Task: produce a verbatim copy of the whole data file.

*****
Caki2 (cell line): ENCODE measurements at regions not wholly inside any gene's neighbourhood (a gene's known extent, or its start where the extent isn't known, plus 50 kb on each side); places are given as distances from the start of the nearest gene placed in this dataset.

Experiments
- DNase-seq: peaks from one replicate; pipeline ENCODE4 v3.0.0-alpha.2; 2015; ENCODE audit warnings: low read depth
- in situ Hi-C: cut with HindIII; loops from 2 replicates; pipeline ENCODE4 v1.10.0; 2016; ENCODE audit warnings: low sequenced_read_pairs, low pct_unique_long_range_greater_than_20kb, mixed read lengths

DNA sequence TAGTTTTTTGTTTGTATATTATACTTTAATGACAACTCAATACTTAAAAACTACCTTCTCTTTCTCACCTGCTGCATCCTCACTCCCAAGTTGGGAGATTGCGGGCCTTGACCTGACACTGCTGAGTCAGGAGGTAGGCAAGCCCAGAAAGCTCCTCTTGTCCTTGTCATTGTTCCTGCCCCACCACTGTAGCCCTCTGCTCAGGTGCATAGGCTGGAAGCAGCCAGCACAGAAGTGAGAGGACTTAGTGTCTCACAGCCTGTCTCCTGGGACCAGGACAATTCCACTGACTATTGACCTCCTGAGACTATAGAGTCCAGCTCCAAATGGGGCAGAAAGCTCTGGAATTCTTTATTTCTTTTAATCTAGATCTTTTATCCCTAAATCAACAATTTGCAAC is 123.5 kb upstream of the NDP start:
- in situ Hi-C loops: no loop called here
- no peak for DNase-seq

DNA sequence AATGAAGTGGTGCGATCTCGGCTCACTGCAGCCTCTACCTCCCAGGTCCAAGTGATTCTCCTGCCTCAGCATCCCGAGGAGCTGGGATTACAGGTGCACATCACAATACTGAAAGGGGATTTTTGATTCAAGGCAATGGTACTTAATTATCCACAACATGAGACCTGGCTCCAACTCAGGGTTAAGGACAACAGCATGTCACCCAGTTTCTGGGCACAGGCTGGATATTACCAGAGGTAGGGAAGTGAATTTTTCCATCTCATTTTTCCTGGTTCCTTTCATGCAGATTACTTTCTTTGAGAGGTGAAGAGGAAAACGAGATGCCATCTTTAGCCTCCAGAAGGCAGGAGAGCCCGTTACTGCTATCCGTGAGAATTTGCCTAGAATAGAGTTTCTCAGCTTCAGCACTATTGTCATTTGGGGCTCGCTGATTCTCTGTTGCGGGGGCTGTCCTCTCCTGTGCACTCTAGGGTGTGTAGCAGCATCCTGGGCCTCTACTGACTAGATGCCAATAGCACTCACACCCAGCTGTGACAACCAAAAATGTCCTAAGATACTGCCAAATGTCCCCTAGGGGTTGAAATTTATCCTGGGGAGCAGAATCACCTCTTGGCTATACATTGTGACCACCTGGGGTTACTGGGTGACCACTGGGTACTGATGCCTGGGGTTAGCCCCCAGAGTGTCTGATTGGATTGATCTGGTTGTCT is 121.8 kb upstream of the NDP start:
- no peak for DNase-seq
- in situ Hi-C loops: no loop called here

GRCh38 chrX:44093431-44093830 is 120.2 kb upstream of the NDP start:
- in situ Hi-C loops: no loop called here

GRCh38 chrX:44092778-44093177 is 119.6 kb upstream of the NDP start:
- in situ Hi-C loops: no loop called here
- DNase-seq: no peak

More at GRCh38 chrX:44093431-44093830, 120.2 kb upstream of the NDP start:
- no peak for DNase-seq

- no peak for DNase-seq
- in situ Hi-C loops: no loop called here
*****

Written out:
Caki2 (cell line): ENCODE measurements at regions not wholly inside any gene's neighbourhood (a gene's known extent, or its start where the extent isn't known, plus 50 kb on each side); places are given as distances from the start of the nearest gene placed in this dataset.

Experiments
- DNase-seq: peaks from one replicate; pipeline ENCODE4 v3.0.0-alpha.2; 2015; ENCODE audit warnings: low read depth
- in situ Hi-C: cut with HindIII; loops from 2 replicates; pipeline ENCODE4 v1.10.0; 2016; ENCODE audit warnings: low sequenced_read_pairs, low pct_unique_long_range_greater_than_20kb, mixed read lengths

DNA sequence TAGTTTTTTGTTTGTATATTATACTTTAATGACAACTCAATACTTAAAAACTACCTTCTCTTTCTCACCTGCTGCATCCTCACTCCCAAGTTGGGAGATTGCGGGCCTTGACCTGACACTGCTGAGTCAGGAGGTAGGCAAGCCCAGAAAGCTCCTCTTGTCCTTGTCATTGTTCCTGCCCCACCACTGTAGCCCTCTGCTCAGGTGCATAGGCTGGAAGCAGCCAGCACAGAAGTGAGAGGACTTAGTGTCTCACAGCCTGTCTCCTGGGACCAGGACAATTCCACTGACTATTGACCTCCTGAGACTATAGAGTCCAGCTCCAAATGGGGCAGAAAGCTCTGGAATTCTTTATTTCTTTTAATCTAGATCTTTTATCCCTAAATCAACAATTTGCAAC is 123.5 kb upstream of the NDP start:
- in situ Hi-C loops: no loop called here
- no peak for DNase-seq

DNA sequence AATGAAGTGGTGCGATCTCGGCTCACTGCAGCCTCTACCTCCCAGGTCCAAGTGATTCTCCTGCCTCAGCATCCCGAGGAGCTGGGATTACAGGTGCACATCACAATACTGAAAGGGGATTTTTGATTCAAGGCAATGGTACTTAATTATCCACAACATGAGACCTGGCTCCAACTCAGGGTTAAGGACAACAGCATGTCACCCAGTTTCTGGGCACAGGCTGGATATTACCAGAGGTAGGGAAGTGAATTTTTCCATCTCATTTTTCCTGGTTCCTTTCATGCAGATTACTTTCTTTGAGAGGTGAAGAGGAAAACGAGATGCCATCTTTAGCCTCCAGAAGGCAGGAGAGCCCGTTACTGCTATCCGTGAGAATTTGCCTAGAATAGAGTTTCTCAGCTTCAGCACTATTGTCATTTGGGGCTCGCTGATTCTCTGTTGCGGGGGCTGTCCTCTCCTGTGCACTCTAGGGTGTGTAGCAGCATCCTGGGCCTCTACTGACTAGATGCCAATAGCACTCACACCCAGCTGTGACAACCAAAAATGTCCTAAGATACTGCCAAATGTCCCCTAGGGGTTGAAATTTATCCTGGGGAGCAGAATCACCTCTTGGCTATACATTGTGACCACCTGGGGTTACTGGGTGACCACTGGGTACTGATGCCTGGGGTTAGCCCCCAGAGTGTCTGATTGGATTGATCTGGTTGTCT is 121.8 kb upstream of the NDP start:
- no peak for DNase-seq
- in situ Hi-C loops: no loop called here

GRCh38 chrX:44093431-44093830 is 120.2 kb upstream of the NDP start:
- in situ Hi-C loops: no loop called here

GRCh38 chrX:44092778-44093177 is 119.6 kb upstream of the NDP start:
- in situ Hi-C loops: no loop called here
- DNase-seq: no peak

More at GRCh38 chrX:44093431-44093830, 120.2 kb upstream of the NDP start:
- no peak for DNase-seq

- no peak for DNase-seq
- in situ Hi-C loops: no loop called here